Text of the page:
The pound fell sharply yesterday after the UK inflation rate jumped from 7% to 9% – its highest level since 1982.
This came as the BoE voted to leave interest rates on hold following its November policy meeting. This came as a major disappointment to GBP investors, many of whom had been expecting a hike in light of some notably hawkish comments from policymakers in recent weeks.
The BoE’s accompanying growth forecasts also took their toll on Sterling sentiment, as the bank slashed its expectations for both 2021 and 2022.
Also negatively impacting GBP exchange rates last week were ongoing Brexit tensions, as the UK and France clashed over fishing rights.
However helping to temper the pound’s losses in midweek trade was the publication of October’s finalised services PMI, which saw growth in the UK’s vital services sector revised slightly higher.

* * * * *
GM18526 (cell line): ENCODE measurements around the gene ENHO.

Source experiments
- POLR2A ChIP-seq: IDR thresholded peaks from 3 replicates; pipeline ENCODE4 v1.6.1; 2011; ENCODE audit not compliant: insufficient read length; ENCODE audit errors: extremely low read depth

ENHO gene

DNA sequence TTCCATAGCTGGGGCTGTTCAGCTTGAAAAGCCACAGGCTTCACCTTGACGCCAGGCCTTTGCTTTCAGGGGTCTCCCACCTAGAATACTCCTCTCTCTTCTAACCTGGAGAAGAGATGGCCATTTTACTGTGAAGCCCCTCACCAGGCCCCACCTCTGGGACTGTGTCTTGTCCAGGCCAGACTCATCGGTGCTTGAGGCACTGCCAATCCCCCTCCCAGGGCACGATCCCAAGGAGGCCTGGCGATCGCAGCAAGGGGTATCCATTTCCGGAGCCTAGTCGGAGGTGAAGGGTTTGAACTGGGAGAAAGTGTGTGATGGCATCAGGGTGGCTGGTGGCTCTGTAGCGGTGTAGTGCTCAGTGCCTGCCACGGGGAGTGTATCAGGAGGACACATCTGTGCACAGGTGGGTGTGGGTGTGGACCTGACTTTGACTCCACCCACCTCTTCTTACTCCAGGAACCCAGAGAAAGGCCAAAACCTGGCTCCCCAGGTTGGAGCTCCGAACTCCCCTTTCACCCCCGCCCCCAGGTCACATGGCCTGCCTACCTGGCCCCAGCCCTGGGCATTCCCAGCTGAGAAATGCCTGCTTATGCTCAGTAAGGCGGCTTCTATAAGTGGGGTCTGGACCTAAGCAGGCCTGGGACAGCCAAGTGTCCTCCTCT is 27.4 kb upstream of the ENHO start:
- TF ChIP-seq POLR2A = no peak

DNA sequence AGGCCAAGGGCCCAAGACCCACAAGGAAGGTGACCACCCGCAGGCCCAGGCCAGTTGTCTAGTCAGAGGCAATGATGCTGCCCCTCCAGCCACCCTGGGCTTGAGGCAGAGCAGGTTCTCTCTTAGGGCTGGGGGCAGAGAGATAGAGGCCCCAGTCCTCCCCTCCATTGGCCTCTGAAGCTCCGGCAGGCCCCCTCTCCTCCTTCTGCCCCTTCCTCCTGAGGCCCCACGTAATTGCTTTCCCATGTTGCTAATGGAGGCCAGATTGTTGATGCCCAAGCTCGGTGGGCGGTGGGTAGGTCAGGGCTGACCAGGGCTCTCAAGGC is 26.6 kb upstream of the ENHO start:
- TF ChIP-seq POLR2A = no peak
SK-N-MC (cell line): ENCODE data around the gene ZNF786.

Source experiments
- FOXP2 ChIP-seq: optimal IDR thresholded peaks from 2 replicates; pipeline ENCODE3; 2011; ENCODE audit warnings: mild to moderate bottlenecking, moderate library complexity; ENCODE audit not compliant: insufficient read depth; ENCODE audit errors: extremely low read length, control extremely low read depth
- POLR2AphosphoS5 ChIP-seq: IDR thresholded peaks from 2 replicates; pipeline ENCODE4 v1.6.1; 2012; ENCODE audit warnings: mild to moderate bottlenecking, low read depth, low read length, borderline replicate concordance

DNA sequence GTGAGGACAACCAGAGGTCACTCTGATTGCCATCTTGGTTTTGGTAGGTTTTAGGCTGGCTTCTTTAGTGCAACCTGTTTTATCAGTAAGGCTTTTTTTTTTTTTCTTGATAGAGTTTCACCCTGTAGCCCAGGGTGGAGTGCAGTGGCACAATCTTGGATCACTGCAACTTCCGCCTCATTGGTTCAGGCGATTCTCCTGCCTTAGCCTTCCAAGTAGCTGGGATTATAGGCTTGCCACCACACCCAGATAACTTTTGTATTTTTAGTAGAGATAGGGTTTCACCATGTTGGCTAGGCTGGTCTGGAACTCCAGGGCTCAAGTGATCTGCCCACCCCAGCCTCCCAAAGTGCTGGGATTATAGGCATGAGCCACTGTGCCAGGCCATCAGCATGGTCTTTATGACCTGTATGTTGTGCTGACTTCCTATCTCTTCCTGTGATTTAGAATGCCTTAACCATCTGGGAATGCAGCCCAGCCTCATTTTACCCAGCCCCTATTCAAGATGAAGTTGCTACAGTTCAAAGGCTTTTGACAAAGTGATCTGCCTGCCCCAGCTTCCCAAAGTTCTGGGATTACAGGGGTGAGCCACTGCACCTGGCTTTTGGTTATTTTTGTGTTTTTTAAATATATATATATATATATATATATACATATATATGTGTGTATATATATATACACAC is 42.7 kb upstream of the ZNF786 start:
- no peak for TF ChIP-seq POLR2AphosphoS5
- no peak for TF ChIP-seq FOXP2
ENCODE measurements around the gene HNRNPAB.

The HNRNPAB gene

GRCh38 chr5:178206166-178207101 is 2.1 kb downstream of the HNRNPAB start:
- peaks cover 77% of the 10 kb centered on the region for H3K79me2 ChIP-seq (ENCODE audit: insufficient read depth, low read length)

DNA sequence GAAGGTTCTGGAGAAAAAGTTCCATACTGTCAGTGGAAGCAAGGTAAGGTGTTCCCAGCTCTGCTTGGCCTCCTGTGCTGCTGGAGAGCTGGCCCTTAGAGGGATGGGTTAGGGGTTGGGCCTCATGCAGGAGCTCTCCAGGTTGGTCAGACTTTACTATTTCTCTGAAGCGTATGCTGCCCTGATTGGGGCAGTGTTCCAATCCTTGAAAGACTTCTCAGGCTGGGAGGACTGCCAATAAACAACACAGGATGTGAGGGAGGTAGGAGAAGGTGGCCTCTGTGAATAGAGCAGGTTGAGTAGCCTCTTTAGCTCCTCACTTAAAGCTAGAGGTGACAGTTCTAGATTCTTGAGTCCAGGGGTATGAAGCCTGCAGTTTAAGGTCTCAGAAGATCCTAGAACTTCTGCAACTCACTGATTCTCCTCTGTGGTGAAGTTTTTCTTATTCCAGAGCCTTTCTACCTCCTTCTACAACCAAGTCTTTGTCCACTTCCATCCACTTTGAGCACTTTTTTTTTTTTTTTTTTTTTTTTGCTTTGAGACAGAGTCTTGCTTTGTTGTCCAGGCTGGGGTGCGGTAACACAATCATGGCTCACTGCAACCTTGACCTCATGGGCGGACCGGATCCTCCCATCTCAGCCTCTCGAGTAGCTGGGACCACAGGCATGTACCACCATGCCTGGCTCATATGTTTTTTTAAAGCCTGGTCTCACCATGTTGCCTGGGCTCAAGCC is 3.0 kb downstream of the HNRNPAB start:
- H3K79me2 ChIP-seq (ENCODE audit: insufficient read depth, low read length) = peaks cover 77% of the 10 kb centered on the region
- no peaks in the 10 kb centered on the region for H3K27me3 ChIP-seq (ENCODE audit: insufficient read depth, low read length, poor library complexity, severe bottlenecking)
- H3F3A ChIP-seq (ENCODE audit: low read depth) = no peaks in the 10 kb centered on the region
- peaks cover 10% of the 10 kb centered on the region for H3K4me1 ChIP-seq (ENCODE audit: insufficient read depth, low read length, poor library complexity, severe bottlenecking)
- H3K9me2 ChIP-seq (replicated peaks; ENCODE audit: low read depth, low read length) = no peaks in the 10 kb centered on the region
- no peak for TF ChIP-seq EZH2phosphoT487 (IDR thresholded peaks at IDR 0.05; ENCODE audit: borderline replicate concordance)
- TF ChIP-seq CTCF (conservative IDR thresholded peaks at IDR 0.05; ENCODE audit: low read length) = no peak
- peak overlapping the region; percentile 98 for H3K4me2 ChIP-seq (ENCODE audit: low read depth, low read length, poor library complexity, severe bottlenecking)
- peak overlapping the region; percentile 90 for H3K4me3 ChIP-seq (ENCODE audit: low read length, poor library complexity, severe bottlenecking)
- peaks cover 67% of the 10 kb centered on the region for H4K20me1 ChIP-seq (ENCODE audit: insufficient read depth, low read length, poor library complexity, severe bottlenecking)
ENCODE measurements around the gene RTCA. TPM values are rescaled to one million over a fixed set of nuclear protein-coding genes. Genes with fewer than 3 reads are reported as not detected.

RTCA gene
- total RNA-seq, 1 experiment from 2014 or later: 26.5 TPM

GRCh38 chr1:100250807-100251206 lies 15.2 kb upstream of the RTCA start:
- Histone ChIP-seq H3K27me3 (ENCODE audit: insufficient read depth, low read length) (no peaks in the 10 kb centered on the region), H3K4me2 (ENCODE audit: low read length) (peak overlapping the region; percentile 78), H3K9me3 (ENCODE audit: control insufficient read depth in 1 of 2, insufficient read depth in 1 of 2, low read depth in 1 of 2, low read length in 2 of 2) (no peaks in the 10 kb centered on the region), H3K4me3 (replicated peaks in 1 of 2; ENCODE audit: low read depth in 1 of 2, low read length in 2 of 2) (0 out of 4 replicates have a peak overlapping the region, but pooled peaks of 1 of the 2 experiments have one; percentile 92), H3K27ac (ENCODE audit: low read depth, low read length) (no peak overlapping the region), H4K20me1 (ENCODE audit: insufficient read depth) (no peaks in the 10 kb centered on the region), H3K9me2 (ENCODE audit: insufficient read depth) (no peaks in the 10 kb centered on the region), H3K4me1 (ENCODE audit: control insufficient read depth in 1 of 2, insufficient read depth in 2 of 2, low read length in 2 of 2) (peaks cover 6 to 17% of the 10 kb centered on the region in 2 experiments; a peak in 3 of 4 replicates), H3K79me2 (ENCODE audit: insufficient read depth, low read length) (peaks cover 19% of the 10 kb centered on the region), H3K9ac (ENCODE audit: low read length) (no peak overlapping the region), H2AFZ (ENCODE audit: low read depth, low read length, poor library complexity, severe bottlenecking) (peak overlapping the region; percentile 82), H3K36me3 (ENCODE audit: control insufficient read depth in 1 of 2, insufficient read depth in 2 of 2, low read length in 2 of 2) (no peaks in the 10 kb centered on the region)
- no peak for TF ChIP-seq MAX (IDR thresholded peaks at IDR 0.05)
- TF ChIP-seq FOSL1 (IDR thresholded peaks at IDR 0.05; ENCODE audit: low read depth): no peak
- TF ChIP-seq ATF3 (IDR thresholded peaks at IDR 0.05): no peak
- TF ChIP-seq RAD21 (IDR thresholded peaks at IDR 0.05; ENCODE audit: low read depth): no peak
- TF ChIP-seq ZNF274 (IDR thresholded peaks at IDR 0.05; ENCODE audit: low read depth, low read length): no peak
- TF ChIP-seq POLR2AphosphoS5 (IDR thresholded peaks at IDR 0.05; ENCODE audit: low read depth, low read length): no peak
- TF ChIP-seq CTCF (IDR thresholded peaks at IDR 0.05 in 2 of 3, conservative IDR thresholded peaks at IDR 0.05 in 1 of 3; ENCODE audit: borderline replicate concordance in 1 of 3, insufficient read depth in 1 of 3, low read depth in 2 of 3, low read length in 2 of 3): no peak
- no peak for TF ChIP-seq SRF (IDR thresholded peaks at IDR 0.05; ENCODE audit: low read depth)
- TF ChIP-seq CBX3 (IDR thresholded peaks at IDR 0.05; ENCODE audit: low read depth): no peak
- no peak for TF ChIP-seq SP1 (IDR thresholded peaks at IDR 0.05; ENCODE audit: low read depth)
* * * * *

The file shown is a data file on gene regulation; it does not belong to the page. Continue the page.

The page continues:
Looking ahead, the primary catalyst of movement in the pound this week is likely to be the UK’s latest GDP figures.
Sterling could stumble following their release on Thursday, as the preliminary figures for the third quarter are expected to report a notable slowing of domestic growth.
In the meantime, we are also likely to see Brexit developments continue to influence GBP trading sentiment, with the pound poised to fall if talks between the UK and EU regarding the Northern Ireland protocol remain deadlocked.
Joining the corporate trading desk in 2007, Phil now over sees all of Currencies Direct’s corporate dealing activity. Having gained experience working with hundreds of businesses to optimise international payments processes and execute comprehensive risk management strategies, Phil currently works with a portfolio of corporate clients whilst managing Currencies Direct’s overall market exposure
Phil has FCA approval and has completed the Certificate in International Treasury Management (CertiTM)